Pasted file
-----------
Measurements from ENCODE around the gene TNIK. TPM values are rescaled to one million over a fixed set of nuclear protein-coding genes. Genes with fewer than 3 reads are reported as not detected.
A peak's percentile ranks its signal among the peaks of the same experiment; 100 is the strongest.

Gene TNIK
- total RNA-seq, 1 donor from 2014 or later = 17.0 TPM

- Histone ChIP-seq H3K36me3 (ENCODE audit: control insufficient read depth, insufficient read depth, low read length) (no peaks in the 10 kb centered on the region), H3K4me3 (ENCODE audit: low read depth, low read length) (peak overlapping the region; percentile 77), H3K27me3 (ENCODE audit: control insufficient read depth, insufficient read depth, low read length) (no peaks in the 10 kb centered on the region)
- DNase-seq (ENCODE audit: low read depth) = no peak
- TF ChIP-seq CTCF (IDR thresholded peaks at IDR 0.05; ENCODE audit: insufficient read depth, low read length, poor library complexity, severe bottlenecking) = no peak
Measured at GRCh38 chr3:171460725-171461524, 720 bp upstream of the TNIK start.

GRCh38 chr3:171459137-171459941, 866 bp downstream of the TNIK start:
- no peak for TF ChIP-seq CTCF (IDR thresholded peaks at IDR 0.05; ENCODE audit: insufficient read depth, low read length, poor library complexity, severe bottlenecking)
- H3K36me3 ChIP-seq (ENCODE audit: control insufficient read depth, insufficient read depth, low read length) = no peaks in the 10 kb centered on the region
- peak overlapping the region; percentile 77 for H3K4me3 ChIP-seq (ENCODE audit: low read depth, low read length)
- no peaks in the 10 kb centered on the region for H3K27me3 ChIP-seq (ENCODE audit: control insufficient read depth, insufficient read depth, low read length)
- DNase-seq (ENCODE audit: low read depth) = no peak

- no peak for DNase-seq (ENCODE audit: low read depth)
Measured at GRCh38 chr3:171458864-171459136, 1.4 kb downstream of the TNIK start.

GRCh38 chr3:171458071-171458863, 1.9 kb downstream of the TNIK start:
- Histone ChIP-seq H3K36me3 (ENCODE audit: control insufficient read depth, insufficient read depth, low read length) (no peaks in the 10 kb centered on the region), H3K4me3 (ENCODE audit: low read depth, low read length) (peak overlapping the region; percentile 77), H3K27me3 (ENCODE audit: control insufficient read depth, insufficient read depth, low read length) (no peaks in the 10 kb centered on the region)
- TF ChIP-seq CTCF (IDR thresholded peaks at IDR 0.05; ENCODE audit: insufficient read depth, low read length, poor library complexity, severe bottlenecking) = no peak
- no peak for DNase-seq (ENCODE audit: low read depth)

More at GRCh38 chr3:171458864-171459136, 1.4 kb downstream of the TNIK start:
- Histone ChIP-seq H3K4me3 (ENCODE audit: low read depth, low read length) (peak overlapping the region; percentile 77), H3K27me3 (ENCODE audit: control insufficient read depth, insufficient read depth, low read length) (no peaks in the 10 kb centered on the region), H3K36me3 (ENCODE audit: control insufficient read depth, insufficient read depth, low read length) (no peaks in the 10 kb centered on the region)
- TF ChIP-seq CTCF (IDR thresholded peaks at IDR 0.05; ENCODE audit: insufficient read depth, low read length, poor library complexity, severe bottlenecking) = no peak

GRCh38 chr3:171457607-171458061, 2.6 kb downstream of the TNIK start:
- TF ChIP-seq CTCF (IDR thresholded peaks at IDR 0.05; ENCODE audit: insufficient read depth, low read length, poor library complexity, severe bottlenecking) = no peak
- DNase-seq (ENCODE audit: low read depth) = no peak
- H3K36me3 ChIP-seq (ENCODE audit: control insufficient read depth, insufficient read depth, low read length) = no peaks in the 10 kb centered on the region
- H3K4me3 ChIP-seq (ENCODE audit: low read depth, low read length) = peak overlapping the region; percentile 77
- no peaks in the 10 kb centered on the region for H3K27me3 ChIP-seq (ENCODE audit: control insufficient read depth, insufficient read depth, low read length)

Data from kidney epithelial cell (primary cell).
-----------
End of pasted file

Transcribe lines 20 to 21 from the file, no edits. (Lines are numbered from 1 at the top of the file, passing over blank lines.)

- no peak for DNase-seq (ENCODE audit: low read depth)

More at GRCh38 chr3:171458864-171459136, 1.4 kb downstream of the TNIK start: